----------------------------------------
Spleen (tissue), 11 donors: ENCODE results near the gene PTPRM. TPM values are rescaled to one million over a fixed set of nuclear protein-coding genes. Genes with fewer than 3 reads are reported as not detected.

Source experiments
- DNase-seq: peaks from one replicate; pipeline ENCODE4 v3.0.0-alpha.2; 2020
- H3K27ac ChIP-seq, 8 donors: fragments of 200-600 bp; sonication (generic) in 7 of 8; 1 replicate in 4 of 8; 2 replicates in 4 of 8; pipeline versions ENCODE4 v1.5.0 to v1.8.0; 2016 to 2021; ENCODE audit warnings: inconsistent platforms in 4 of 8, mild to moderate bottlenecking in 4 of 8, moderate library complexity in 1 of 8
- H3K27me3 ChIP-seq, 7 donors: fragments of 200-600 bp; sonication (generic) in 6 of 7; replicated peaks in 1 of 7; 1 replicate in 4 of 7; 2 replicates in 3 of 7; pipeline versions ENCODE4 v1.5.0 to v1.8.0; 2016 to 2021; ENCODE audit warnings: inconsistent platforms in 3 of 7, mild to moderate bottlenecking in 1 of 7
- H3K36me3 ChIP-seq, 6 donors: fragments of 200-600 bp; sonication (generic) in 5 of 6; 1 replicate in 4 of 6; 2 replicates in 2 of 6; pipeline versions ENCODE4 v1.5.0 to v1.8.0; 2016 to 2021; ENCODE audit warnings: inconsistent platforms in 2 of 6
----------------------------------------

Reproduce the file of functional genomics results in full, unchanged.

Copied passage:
Spleen (tissue), 11 donors: ENCODE results near the gene PTPRM. TPM values are rescaled to one million over a fixed set of nuclear protein-coding genes. Genes with fewer than 3 reads are reported as not detected.

Source experiments
- DNase-seq: peaks from one replicate; pipeline ENCODE4 v3.0.0-alpha.2; 2020
- H3K27ac ChIP-seq, 8 donors: fragments of 200-600 bp; sonication (generic) in 7 of 8; 1 replicate in 4 of 8; 2 replicates in 4 of 8; pipeline versions ENCODE4 v1.5.0 to v1.8.0; 2016 to 2021; ENCODE audit warnings: inconsistent platforms in 4 of 8, mild to moderate bottlenecking in 4 of 8, moderate library complexity in 1 of 8
- H3K27me3 ChIP-seq, 7 donors: fragments of 200-600 bp; sonication (generic) in 6 of 7; replicated peaks in 1 of 7; 1 replicate in 4 of 7; 2 replicates in 3 of 7; pipeline versions ENCODE4 v1.5.0 to v1.8.0; 2016 to 2021; ENCODE audit warnings: inconsistent platforms in 3 of 7, mild to moderate bottlenecking in 1 of 7
- H3K36me3 ChIP-seq, 6 donors: fragments of 200-600 bp; sonication (generic) in 5 of 6; 1 replicate in 4 of 6; 2 replicates in 2 of 6; pipeline versions ENCODE4 v1.5.0 to v1.8.0; 2016 to 2021; ENCODE audit warnings: inconsistent platforms in 2 of 6